In particular, they had no way to train a value net, so it was back to AlphaGo v1 style of training just a policy net and reusing it as the rollout policy.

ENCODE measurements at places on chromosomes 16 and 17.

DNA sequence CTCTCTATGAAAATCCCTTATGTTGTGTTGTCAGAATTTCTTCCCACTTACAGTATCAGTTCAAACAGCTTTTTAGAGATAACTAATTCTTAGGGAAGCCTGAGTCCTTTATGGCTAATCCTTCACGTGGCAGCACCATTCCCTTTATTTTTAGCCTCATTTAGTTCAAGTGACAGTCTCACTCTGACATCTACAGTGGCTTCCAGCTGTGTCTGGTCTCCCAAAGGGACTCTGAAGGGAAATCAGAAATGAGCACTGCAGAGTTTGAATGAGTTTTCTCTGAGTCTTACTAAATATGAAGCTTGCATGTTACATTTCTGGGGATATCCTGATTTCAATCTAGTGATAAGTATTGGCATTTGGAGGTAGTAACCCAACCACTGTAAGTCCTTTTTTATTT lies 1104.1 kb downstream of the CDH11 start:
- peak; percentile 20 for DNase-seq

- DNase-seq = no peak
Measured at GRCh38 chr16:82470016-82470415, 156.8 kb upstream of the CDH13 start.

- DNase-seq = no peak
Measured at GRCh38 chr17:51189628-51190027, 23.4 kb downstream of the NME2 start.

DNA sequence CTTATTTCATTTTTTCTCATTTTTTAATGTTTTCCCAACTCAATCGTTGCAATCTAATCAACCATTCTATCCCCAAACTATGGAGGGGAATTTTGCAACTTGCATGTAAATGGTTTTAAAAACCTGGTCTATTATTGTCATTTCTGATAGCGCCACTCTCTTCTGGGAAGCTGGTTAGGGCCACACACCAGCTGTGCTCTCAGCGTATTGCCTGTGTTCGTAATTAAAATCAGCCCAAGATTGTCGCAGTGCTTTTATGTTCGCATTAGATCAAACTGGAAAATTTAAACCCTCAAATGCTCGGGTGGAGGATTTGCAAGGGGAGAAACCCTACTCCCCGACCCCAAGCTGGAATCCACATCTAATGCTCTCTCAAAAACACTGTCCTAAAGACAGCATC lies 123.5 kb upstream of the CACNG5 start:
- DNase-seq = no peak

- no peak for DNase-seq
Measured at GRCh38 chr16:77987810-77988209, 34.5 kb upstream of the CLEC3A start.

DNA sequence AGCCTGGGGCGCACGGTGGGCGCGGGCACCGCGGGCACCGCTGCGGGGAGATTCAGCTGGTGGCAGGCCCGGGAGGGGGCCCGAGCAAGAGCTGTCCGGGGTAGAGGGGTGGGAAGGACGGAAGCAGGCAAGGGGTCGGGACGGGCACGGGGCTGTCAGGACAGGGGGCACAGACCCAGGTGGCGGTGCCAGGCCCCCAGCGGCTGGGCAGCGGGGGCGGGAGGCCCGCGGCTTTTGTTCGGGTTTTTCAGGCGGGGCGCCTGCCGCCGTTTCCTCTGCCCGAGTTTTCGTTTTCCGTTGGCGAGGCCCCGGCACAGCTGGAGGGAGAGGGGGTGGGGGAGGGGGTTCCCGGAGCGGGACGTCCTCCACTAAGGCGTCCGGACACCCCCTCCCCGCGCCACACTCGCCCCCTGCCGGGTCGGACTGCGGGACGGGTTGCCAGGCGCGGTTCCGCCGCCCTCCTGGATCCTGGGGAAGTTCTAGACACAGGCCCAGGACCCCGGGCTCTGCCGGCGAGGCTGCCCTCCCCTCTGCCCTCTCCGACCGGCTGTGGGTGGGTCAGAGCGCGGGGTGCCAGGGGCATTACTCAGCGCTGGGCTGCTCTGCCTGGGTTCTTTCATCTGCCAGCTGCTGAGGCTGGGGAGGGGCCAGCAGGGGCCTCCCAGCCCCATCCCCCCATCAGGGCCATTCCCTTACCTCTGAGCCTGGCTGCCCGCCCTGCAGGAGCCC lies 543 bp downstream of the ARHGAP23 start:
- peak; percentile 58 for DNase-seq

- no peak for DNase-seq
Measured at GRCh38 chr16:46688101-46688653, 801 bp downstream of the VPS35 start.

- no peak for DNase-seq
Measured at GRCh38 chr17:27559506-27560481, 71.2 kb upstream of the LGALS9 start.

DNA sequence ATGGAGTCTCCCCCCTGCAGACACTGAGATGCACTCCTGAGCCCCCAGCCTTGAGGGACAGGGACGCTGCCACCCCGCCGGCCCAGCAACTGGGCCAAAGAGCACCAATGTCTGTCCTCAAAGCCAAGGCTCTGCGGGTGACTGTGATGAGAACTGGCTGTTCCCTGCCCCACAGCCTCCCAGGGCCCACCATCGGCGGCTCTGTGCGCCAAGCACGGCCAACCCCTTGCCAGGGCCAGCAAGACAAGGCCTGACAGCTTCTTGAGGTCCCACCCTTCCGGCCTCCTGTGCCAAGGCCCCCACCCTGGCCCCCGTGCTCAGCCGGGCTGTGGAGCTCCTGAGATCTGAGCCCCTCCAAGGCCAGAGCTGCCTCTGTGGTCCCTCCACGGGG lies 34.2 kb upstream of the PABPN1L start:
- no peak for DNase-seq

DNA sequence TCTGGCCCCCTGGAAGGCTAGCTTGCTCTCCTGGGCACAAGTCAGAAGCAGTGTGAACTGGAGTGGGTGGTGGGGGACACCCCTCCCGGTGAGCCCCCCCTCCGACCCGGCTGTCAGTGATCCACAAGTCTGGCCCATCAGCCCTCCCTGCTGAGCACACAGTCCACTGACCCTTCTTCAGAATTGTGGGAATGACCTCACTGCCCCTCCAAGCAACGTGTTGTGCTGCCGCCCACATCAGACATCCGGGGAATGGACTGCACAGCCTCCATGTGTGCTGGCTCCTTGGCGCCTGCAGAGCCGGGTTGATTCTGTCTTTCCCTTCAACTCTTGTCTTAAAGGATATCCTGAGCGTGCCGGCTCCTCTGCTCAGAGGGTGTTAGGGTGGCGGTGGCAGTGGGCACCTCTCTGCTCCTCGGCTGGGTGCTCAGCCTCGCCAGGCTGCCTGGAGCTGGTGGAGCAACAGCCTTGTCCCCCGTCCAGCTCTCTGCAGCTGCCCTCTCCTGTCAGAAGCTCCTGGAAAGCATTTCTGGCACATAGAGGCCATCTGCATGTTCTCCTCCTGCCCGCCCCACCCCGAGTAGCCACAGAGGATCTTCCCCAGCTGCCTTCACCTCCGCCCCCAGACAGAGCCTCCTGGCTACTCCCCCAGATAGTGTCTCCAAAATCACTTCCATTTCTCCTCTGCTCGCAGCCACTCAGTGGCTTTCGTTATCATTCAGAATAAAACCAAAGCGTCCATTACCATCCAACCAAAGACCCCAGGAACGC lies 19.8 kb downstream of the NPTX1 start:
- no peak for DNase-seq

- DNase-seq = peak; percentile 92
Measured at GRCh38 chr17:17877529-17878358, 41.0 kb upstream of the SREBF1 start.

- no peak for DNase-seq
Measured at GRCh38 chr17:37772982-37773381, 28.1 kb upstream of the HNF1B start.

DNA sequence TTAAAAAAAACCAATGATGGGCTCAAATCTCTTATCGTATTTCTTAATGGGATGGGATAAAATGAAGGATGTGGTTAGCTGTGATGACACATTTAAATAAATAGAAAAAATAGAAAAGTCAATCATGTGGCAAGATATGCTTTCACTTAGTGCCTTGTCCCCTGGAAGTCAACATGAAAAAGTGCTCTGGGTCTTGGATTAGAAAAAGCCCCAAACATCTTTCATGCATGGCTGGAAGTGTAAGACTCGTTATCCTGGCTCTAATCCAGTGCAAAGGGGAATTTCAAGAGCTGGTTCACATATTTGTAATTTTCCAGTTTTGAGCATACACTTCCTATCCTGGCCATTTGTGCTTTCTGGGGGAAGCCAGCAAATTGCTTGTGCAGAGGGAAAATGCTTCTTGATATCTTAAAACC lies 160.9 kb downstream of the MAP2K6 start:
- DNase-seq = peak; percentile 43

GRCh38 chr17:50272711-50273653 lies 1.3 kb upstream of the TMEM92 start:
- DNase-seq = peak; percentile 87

On Fri, Apr 6, 2018 at 6:31 AM Fidel Santiago <pperez...@gmail.com> wrote: > Hello, > > Apparently the lessons of Alphago (and many others) are being applied to > other fields: > > https://www.nature.com/articles/d41586-018-03774-5 > > "The authors devised a computational process that starts by automatically > extracting chemical transformations from a large commercial database, being > careful to include only reactions that have been reported several times. > Their system accepts these well-precedented reactions as ‘allowed moves’ in > organic synthesis. When the system is asked to devise a synthetic route to > a target molecule, it works backwards from the target as would a human, > picking out the most promising precursor molecules according to the design > rules that it has learnt, and then seeing how feasible it is to synthesize > those. The authors combined three artificial neural networks with a random > Monte Carlo tree search — a type of search algorithm used by computers in > certain decision-making processes — to narrow down the most promising > synthetic routes, without getting stuck too quickly on a particular path." > > Ciao! > > Fidel Santiago. > _______________________________________________ > Computer-go mailing list > Computeremail@example.com > http://computer-go.org/mailman/listinfo/computer-go
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